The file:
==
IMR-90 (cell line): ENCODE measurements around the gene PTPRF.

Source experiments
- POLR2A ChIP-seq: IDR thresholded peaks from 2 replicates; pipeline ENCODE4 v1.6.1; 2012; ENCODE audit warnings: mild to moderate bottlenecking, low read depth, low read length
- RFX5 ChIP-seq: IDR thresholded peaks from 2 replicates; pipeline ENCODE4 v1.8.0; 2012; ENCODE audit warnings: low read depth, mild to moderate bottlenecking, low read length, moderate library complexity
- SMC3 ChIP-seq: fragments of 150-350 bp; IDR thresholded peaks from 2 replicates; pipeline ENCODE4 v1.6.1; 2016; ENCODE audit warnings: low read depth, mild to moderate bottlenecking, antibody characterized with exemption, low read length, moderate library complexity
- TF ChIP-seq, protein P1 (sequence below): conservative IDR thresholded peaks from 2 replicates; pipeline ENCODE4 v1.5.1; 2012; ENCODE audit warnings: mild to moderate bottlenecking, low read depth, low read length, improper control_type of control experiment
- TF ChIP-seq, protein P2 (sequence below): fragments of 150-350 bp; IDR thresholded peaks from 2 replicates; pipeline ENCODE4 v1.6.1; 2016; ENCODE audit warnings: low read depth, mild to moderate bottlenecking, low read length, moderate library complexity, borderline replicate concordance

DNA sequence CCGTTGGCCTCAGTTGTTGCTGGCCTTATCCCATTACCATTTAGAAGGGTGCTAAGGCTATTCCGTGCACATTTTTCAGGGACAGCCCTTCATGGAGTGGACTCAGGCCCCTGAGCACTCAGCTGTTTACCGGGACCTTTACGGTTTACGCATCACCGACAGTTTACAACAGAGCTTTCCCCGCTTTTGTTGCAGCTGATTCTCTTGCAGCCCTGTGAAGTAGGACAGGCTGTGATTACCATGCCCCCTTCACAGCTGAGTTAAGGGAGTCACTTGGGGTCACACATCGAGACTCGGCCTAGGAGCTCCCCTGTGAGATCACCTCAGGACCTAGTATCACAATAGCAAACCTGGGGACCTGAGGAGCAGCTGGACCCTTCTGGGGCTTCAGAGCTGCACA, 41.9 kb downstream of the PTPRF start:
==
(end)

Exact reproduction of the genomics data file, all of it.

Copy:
IMR-90 (cell line): ENCODE measurements around the gene PTPRF.

Source experiments
- POLR2A ChIP-seq: IDR thresholded peaks from 2 replicates; pipeline ENCODE4 v1.6.1; 2012; ENCODE audit warnings: mild to moderate bottlenecking, low read depth, low read length
- RFX5 ChIP-seq: IDR thresholded peaks from 2 replicates; pipeline ENCODE4 v1.8.0; 2012; ENCODE audit warnings: low read depth, mild to moderate bottlenecking, low read length, moderate library complexity
- SMC3 ChIP-seq: fragments of 150-350 bp; IDR thresholded peaks from 2 replicates; pipeline ENCODE4 v1.6.1; 2016; ENCODE audit warnings: low read depth, mild to moderate bottlenecking, antibody characterized with exemption, low read length, moderate library complexity
- TF ChIP-seq, protein P1 (sequence below): conservative IDR thresholded peaks from 2 replicates; pipeline ENCODE4 v1.5.1; 2012; ENCODE audit warnings: mild to moderate bottlenecking, low read depth, low read length, improper control_type of control experiment
- TF ChIP-seq, protein P2 (sequence below): fragments of 150-350 bp; IDR thresholded peaks from 2 replicates; pipeline ENCODE4 v1.6.1; 2016; ENCODE audit warnings: low read depth, mild to moderate bottlenecking, low read length, moderate library complexity, borderline replicate concordance

DNA sequence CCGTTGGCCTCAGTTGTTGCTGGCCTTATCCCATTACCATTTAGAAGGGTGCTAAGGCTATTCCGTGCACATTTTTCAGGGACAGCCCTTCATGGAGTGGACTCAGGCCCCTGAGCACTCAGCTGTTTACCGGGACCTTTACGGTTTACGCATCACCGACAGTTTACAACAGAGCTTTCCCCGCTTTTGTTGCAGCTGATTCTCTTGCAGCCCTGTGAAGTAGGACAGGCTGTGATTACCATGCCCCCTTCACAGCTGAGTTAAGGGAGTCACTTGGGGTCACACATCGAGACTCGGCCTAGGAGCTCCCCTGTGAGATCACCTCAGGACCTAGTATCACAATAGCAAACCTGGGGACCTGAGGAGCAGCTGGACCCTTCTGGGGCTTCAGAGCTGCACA, 41.9 kb downstream of the PTPRF start: